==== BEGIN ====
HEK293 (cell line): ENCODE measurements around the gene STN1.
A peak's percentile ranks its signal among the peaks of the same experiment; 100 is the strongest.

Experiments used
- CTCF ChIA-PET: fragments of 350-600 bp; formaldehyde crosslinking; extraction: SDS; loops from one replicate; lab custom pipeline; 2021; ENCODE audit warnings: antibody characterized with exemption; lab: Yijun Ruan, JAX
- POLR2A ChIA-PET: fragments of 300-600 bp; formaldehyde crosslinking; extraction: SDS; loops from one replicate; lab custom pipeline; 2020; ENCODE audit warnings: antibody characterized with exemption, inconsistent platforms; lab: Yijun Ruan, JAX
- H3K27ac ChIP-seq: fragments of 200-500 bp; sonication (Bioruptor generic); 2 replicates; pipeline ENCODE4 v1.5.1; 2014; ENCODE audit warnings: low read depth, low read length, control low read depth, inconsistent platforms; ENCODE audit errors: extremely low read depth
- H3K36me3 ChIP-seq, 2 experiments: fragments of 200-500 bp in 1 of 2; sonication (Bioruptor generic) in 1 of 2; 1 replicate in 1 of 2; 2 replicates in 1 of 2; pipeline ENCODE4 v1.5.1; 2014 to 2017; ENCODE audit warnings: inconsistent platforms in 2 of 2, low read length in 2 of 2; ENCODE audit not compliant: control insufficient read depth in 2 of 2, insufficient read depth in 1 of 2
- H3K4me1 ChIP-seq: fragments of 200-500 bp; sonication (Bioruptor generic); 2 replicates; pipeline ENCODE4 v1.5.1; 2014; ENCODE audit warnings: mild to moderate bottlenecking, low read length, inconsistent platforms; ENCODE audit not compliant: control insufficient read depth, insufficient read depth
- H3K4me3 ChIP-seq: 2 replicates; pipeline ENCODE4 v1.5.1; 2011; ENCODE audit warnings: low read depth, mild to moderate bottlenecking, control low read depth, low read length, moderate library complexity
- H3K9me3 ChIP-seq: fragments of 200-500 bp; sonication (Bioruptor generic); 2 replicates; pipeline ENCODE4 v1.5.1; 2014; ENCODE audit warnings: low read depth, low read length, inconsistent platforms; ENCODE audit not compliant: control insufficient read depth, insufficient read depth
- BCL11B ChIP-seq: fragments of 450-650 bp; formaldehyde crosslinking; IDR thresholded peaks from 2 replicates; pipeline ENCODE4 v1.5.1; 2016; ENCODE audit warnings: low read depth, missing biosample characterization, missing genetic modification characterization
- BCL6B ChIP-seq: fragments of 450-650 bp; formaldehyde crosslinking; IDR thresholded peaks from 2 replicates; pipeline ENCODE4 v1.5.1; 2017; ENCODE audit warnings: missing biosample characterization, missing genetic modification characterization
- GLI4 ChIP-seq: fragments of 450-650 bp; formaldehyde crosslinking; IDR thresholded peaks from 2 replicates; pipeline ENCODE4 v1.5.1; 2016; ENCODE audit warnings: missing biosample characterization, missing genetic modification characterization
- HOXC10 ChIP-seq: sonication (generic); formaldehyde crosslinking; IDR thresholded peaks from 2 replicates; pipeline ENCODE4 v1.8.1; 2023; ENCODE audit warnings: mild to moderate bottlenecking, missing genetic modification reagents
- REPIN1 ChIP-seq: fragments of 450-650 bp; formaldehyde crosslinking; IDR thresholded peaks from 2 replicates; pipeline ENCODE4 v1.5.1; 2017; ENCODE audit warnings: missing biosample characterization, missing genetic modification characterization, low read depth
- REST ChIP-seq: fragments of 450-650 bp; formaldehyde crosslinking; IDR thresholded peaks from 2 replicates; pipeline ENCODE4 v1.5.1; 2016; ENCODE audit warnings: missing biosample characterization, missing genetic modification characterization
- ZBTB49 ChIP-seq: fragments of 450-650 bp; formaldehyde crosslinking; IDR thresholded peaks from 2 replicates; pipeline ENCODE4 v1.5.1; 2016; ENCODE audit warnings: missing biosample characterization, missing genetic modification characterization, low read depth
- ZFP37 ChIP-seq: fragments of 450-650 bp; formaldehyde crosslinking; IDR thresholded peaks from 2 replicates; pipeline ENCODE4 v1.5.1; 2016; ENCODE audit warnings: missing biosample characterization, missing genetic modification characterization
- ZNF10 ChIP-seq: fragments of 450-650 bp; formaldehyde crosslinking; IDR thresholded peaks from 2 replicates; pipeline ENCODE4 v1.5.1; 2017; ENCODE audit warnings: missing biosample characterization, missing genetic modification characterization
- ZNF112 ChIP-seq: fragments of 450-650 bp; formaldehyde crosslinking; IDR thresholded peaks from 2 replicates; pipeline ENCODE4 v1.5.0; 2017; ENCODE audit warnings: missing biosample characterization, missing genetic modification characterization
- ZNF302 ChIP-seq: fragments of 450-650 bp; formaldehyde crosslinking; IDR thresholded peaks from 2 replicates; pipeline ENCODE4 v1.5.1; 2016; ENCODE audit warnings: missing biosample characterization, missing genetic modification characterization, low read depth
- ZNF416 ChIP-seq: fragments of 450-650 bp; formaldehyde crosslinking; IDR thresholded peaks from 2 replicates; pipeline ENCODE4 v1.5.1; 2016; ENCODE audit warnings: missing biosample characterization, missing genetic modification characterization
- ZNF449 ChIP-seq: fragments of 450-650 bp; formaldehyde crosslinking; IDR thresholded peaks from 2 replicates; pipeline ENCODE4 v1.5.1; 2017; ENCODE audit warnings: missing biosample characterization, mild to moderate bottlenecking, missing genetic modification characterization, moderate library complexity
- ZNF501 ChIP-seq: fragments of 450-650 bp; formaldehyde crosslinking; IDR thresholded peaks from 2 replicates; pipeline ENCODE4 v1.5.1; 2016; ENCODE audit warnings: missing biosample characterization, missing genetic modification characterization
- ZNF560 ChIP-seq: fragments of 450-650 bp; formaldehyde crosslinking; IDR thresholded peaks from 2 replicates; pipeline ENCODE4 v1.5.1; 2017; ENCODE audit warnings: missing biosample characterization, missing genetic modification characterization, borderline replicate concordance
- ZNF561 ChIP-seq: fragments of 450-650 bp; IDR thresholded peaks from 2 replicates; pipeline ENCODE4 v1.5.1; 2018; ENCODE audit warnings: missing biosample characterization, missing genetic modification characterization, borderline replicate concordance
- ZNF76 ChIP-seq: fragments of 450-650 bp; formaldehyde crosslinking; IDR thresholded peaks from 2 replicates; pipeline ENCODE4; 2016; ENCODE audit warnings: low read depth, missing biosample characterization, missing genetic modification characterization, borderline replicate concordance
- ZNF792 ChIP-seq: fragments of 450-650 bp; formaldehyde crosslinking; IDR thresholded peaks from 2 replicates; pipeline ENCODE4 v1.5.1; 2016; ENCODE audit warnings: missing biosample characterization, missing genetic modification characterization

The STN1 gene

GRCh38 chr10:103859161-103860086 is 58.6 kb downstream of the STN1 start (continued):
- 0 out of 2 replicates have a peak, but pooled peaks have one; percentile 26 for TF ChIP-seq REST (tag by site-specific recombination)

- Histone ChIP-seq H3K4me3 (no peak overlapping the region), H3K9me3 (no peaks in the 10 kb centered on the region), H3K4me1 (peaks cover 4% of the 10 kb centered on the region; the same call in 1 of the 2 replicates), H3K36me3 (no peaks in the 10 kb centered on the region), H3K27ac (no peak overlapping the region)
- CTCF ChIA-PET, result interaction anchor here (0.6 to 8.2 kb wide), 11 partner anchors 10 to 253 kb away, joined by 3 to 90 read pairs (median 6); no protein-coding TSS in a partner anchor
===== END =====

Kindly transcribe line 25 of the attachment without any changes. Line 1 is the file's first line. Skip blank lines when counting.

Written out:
- ZNF560 ChIP-seq: fragments of 450-650 bp; formaldehyde crosslinking; IDR thresholded peaks from 2 replicates; pipeline ENCODE4 v1.5.1; 2017; ENCODE audit warnings: missing biosample characterization, missing genetic modification characterization, borderline replicate concordance